Charles R. Goulding and Arianna Coger take a look at an optimized design made possible via 3D printing.
HP Inc. and Siemens, two large multinational tech companies, have been partnered for several years with the shared goal of improving and expanding the use of additive manufacturing. HP has branched out from the PC and 2D print industry to developing 3D printing technology and has become a major player in the global 3D printing industry. Siemens has focused more on developing software for analytics and collaborating with companies that use 3D printing to improve their processes.
The combination of the HP Multi Jet Fusion 5200 3D printer and Siemens’ simulation software facilitated the 2019 development of the “The Mighty Duct,” an air duct with completely optimized airflow, which is now used in the cooling system of the HP Multi Jet Fusion 5200.
Why 3D Print It?
Initially, HP planned to traditionally manufacture the air duct of the HP Multi Jet Fusion 5200 using injection molding rather than with 3D printing. However, the original design of the air duct would have required six separate injection molded components to be assembled to produce just one duct. 3D printing would allow it to be manufactured in one piece instead, leading to a simpler, more efficient, and cheaper process. It was easy to see that 3D printing was the more advantageous solution once they had considered both options.
Why This Design?
The strange geometry of their new air duct design is due to the use of Siemens’ Simcenter Star-CCM simulation software to analyze the airflow within their original duct using computational fluid dynamics (CFD). This allowed them to visualize and predict typical airflow patterns.
The HP and Siemens team were able to identify areas of the traditionally designed air duct where air would often become trapped, leading to reduced airflow. Siemens’ software was utilized to generate an optimized topology for a new design that they never could have thought of on their own.
Sections that were slowing down airflow and wasting space were removed. Instead, the new design included four distinct paths where air could flow most efficiently. They were pleasantly surprised to find the software’s prediction of optimizing airflow by 22% accurate. Overall, the new design would allow their printer to run faster and more reliably due to a more efficient cooling system.
According to HP, it would typically take approximately four months to complete the design, printing, and testing process with only mechanical engineers working on the part design. The simulation software, combined with 3D printing, reduced the length of this process to only take one month.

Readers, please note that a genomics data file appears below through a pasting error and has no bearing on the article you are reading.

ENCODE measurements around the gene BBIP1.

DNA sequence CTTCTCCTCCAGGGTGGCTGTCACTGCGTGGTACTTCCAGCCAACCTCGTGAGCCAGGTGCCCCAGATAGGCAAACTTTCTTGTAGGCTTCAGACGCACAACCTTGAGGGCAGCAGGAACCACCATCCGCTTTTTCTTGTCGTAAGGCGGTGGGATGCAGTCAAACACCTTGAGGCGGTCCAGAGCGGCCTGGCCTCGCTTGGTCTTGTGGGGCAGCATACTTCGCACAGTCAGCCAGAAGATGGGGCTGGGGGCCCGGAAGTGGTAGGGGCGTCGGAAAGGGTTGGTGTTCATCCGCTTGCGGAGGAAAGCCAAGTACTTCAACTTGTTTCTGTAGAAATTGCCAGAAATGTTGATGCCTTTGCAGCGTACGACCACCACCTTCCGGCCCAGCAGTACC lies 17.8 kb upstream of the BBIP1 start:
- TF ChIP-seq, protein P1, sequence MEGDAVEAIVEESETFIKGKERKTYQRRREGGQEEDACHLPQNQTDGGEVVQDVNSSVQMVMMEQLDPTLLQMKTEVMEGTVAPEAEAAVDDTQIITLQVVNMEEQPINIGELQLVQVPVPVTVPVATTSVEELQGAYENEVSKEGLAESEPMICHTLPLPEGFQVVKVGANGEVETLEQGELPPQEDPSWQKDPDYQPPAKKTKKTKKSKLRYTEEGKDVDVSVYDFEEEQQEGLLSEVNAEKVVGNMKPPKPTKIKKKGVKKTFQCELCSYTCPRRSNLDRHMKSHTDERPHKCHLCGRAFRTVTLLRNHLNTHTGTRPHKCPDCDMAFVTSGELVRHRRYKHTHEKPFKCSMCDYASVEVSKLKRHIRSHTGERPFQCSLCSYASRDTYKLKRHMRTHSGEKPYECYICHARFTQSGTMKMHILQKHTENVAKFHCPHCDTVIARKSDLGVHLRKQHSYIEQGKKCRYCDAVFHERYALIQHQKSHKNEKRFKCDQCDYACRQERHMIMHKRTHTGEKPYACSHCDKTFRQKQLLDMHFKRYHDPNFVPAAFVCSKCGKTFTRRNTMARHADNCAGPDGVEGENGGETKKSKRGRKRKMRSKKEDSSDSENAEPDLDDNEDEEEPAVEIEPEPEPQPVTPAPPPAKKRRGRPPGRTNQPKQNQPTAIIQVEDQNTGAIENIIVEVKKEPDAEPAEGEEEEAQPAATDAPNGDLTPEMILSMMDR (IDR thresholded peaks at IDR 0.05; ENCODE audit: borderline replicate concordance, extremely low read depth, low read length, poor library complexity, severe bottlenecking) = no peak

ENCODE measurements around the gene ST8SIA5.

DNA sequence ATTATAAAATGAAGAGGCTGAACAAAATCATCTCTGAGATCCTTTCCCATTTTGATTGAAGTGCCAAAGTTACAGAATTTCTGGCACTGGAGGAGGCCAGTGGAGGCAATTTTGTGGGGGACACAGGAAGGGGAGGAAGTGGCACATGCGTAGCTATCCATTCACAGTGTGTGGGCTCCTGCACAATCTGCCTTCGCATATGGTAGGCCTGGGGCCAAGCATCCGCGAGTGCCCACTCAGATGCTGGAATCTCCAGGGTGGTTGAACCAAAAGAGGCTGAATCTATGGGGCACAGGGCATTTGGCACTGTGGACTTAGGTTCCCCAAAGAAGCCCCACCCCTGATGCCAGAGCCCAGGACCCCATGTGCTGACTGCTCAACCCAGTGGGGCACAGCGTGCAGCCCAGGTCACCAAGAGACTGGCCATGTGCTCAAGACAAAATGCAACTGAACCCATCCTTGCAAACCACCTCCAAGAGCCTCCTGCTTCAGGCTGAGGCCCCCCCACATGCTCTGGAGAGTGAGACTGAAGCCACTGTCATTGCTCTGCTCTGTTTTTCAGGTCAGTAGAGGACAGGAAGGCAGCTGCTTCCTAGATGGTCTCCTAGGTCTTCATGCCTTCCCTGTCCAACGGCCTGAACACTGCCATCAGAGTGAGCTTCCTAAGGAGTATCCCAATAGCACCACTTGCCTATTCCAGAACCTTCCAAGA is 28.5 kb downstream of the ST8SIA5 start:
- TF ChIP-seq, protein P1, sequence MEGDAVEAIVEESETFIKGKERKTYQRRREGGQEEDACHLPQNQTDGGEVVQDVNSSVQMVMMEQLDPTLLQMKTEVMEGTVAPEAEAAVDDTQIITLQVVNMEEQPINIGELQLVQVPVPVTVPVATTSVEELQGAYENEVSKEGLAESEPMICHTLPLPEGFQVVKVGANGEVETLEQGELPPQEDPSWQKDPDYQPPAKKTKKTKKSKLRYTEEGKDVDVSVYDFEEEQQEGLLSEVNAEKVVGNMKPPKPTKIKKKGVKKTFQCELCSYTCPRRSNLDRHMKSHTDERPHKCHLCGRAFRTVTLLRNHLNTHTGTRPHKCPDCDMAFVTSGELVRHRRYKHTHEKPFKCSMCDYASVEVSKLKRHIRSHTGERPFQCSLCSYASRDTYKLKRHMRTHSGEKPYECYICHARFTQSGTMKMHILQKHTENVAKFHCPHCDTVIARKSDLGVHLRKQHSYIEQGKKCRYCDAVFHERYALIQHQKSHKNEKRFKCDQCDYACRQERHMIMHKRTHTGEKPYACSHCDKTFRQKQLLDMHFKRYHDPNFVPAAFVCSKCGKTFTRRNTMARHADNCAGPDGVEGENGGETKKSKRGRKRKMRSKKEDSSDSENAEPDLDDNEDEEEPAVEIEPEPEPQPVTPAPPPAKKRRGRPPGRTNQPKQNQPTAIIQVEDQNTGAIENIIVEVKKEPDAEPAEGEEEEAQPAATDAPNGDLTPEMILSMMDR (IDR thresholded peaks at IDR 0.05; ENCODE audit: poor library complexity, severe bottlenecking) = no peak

The usage of simulations to optimize the design of 3D printed air ducts can be applied to a multitude of companies and industries. The potential of 3D printing in conjunction with simulations within the HVAC industry, in particular, continues to grow while many of its companies still have not utilized the full potential of the technology.
Federal tax incentives, such as the Research and Development (R&D) Tax Credit, are available for companies that engage in 3D printing activities.
The Research & Development Tax Credit
Whether it’s used for creating and testing prototypes or for final production, 3D printing is a great indicator that R&D Credit eligible activities are taking place. Companies implementing this technology at any point should consider taking advantage of R&D Tax Credits.
Enacted in 1981, the now permanent Federal Research and Development Tax Credit allows a credit that typically ranges from 4%-7% of eligible spending for new and improved products and processes. Qualified research must meet the following four criteria:
- Must be technological in nature
- Must be a component of the taxpayer’s business
- Must represent R&D in the experimental sense and generally includes all such costs related to the development or improvement of a product or process
- Must eliminate uncertainty through a process of experimentation that considers one or more alternatives
Eligible costs include US employee wages, cost of supplies consumed in the R&D process, cost of pre-production testing, US contract research expenses, and certain costs associated with developing a patent.
On December 18, 2015, President Obama signed the PATH Act, making the R&D Tax Credit permanent. Since 2016, the R&D credit has been used to offset Alternative Minimum Tax (AMT) for companies with revenue below $50MM and, startup businesses can obtain up to $250,000 per year in payroll tax cash rebates.
The usage of simulations to discover and outline the optimal 3D printed designs can help improve efficiency and sustainability. As more companies discover the potential of this technology, they are sure to integrate it within their own facilities and development processes.